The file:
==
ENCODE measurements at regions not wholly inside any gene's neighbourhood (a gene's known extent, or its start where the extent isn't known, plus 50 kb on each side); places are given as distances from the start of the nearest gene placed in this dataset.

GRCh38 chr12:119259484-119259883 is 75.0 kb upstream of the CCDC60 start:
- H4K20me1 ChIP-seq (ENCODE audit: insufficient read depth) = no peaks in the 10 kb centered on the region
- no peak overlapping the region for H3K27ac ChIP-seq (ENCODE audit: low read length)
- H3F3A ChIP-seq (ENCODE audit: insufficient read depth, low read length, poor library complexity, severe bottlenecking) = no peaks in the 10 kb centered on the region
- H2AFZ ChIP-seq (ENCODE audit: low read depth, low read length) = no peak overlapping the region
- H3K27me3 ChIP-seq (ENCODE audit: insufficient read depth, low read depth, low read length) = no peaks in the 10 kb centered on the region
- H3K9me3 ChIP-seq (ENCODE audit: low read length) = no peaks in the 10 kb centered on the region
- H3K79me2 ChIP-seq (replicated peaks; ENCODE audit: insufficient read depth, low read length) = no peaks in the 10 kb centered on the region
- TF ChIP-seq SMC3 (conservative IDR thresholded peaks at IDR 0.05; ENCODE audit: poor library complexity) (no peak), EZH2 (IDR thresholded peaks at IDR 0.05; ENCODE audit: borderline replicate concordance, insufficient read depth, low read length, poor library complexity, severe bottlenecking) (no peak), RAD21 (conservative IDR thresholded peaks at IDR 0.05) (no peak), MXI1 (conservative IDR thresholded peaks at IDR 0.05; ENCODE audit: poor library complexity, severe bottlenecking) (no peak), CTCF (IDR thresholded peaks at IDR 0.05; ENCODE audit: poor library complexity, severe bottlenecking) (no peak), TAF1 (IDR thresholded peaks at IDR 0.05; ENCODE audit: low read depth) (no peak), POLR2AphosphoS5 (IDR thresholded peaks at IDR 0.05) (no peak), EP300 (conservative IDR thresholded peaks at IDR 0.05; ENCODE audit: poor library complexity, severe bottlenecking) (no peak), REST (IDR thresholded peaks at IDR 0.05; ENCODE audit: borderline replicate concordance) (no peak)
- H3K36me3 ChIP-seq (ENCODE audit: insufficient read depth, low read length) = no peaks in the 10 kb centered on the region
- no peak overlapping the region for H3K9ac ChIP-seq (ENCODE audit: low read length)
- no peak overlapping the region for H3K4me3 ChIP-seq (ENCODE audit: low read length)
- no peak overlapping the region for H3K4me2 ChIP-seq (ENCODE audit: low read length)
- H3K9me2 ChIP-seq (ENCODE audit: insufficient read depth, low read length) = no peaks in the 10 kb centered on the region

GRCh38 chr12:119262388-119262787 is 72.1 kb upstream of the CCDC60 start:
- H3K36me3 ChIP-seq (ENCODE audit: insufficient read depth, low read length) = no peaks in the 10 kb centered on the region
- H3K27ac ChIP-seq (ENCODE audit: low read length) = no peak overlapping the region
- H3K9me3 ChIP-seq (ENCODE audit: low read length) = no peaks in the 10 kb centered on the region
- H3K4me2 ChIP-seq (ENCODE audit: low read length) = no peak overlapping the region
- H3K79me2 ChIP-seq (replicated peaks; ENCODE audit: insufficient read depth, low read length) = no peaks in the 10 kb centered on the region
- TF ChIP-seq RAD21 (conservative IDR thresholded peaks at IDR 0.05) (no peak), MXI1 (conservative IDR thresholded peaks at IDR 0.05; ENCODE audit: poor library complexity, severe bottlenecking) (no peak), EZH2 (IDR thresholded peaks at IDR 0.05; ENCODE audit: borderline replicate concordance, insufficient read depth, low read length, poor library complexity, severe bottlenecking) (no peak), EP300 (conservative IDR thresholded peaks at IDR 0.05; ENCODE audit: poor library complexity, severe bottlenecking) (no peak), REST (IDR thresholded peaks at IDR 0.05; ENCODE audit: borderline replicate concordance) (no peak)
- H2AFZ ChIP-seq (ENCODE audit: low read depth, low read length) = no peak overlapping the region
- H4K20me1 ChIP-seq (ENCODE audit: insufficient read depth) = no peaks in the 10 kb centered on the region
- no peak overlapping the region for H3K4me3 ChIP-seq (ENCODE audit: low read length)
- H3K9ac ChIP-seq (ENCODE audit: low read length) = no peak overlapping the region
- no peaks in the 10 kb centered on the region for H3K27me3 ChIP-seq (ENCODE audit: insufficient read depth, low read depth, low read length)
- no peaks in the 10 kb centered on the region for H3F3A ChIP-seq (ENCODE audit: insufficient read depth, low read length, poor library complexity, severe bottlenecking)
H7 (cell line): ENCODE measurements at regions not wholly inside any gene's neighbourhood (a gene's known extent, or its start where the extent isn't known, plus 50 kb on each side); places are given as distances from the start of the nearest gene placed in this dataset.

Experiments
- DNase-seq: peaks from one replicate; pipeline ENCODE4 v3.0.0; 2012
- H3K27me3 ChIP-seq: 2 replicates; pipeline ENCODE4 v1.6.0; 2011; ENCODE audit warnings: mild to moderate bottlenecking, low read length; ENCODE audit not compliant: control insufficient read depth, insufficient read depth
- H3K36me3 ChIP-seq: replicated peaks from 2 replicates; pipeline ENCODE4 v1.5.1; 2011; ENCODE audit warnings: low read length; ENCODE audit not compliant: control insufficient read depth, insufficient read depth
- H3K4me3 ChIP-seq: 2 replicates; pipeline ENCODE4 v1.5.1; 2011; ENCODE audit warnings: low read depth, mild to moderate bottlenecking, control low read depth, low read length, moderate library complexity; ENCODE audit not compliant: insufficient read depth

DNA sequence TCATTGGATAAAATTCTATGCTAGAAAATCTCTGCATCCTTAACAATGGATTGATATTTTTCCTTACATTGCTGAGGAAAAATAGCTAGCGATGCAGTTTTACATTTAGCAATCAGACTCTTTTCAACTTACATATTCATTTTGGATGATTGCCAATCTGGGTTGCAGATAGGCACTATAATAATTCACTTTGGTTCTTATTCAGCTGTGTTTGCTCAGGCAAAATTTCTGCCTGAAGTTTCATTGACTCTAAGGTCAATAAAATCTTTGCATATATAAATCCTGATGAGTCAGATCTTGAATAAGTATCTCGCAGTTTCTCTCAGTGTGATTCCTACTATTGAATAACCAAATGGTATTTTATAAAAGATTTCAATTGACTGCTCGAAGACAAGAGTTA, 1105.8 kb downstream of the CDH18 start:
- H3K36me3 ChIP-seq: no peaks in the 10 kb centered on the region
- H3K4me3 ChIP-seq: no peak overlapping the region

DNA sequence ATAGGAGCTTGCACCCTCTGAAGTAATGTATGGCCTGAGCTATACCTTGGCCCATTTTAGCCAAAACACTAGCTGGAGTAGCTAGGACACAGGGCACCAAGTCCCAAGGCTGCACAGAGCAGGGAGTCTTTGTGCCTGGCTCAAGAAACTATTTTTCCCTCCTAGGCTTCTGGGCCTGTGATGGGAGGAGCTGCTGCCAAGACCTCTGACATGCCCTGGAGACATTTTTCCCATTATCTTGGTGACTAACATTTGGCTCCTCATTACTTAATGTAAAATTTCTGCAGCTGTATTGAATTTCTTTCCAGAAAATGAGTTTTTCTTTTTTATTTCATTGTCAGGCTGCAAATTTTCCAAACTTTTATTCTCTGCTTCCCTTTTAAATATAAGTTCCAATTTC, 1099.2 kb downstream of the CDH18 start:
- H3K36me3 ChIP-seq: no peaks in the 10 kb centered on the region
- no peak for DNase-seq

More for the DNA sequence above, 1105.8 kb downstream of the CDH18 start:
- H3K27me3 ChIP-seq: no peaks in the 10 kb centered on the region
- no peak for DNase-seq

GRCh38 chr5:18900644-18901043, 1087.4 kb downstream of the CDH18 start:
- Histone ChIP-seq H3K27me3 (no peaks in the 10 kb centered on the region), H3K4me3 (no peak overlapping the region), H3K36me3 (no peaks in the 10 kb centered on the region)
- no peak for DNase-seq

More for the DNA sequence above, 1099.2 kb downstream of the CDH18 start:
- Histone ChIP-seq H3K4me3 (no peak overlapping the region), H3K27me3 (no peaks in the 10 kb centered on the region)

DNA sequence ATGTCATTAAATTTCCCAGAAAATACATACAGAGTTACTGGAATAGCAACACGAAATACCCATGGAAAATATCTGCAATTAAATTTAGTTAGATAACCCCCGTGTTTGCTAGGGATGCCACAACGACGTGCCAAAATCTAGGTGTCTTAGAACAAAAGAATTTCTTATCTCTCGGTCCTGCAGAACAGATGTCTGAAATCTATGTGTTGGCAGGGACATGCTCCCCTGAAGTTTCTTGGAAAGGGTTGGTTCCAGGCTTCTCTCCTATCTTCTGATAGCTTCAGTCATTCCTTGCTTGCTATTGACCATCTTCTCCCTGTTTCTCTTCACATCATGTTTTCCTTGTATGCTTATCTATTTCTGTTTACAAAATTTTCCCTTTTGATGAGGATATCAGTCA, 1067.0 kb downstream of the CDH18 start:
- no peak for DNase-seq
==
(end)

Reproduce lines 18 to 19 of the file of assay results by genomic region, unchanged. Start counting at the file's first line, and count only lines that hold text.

- H3K27ac ChIP-seq (ENCODE audit: low read length) = no peak overlapping the region
- H3K9me3 ChIP-seq (ENCODE audit: low read length) = no peaks in the 10 kb centered on the region